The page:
Grapes provide the substance of wine, and therefore determine many of its qualities. Their most important components are
- Sugars, which the yeasts feed on and convert into alcohol. Wine grapes are generally harvested with 20–30% sugar, mainly glucose and fructose.
- Acids, mainly tartaric and some malic, which help prevent the growth of undesirable microbes during fermentation, and are a major component of wine flavor.
- Tannins and related phenolic compounds, which contribute an astringent feeling and thereby a body and weightiness to wine.
- Pigment molecules that provide color, and sometimes contribute to astringency as well. Red grapes contain anthocyanin pigments, mainly in the skins. “White” grapes lack anthocyanins; their yellowish color comes from a different group of phenolic compounds, the flavonols.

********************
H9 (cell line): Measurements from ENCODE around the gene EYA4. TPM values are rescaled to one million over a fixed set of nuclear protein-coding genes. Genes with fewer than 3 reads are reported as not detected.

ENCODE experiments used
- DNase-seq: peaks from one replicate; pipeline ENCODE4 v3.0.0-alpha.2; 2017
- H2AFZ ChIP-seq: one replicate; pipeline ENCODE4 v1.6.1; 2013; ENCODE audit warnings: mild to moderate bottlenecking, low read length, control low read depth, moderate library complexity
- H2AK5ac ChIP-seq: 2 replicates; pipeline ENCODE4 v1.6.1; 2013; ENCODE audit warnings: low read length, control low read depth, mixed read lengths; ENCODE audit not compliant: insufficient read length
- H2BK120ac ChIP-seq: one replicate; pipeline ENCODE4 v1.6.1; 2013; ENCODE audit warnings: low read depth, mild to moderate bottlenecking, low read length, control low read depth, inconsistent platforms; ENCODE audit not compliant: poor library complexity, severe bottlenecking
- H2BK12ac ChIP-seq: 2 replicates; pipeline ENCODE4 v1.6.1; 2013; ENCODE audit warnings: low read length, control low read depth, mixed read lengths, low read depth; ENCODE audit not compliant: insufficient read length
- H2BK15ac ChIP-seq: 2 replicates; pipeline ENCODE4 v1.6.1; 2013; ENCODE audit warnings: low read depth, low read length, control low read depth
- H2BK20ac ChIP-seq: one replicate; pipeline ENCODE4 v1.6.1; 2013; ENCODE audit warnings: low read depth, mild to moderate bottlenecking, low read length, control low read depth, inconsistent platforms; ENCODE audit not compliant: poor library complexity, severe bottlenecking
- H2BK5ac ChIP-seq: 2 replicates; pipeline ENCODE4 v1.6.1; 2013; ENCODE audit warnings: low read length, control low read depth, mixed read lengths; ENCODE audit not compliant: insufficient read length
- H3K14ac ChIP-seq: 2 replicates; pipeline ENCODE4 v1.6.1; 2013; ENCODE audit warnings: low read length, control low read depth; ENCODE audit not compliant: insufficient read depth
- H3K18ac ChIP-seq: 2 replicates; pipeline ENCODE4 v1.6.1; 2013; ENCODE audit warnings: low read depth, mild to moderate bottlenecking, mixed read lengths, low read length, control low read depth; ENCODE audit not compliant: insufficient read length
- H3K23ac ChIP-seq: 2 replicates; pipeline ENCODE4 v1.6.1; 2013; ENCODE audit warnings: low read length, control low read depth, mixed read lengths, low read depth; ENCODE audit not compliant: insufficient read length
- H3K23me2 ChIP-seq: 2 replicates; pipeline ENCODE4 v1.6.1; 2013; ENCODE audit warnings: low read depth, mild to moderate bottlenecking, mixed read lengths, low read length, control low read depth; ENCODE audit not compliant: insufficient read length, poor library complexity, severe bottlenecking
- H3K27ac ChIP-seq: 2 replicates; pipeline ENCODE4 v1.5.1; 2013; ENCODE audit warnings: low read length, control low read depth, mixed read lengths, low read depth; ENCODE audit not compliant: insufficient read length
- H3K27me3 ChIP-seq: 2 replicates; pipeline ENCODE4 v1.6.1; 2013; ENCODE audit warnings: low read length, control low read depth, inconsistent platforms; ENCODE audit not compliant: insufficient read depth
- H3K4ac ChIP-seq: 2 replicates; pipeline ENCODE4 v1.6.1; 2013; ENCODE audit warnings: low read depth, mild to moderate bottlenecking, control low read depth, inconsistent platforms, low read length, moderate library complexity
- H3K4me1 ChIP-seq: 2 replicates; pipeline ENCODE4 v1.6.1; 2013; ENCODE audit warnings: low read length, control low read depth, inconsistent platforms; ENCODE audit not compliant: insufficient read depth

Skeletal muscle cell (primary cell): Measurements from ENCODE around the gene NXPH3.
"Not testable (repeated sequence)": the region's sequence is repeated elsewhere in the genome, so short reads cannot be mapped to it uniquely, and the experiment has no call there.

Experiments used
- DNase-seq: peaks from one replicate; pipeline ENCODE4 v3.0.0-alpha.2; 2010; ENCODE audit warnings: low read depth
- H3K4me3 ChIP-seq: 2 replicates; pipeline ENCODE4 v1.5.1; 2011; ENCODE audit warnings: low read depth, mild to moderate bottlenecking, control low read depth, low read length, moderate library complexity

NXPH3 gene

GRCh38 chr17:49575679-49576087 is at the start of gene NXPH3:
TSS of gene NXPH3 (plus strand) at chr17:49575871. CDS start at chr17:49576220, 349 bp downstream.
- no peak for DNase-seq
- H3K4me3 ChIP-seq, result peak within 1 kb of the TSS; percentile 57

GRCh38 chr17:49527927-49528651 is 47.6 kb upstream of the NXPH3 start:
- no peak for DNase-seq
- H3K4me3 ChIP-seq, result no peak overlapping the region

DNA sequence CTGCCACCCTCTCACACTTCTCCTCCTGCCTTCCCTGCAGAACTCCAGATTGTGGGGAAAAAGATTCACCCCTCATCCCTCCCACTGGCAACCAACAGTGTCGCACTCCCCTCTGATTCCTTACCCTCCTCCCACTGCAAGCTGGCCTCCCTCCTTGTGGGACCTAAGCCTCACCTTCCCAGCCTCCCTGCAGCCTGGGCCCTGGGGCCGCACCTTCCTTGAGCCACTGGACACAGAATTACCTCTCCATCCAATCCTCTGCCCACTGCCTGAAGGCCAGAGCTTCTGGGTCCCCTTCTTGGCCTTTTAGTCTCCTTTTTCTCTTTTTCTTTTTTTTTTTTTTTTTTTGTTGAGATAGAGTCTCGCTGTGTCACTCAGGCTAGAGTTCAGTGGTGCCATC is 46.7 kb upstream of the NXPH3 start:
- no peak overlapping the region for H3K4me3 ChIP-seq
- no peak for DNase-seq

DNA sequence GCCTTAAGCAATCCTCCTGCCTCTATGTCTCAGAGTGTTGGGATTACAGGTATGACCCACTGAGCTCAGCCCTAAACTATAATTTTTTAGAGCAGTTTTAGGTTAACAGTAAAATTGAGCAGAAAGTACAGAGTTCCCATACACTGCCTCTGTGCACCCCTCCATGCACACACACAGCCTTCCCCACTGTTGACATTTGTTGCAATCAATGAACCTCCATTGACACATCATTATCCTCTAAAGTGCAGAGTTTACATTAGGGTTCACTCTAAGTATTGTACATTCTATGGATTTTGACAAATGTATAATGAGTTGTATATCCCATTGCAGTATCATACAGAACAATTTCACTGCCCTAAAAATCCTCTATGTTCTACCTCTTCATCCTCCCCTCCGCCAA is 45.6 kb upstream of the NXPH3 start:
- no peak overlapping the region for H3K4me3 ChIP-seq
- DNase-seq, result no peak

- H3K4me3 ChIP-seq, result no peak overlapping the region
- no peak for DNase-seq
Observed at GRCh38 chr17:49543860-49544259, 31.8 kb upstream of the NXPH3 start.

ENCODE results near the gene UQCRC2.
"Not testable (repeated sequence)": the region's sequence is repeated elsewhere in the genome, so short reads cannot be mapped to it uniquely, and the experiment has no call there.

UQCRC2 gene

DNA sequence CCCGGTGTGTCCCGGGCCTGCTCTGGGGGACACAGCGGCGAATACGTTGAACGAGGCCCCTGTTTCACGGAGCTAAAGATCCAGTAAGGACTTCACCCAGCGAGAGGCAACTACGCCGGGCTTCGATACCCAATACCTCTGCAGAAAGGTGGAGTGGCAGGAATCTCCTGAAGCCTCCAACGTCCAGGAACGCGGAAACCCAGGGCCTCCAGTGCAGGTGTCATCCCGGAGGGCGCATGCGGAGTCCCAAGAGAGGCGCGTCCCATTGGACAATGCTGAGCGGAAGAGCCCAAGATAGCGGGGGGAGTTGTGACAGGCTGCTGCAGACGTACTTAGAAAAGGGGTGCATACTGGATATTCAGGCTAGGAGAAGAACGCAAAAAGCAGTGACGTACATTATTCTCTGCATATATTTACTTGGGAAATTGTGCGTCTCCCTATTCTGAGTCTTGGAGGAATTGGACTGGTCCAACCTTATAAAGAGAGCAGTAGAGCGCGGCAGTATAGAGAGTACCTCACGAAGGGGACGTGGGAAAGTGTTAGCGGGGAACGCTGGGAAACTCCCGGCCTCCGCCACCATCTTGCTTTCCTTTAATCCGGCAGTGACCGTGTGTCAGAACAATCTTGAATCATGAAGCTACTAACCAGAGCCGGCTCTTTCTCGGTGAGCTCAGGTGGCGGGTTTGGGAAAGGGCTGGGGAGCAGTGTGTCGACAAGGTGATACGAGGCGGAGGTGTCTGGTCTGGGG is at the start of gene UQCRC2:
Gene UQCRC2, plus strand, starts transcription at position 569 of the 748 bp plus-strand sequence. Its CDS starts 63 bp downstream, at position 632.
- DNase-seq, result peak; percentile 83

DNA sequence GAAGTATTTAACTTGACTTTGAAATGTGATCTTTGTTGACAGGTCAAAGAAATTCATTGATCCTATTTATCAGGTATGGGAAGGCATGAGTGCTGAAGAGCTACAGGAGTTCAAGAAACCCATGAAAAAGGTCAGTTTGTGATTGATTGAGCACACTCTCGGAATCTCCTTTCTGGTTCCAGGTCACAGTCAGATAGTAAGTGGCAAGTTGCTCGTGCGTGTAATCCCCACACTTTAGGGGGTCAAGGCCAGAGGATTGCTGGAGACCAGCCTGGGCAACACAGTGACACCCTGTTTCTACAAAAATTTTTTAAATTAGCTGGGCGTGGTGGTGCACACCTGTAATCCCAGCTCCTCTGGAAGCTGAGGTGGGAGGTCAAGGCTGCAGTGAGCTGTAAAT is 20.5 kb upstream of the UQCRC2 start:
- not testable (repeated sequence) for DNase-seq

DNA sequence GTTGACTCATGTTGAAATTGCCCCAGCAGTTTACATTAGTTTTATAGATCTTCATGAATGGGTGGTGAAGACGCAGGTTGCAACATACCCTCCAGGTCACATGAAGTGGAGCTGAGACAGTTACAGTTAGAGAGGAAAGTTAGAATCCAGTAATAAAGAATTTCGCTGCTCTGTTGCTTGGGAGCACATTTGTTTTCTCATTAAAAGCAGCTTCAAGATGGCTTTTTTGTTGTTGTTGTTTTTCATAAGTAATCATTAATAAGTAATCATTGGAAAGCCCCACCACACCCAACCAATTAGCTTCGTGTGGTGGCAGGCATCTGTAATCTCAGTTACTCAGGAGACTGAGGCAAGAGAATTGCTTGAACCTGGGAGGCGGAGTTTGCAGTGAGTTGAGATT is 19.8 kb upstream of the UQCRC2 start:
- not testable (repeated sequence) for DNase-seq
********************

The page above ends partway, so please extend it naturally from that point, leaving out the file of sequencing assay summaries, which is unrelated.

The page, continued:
- Aroma compounds, which may be generically grapey, or distinctive of a particular grape variety. Many aromatics are chemically bound to other molecules, often sugars, and so aren’t evident in the raw fruit; during wine-making, fruit and yeast enzymes liberate the aromatics and so make them available for us to enjoy.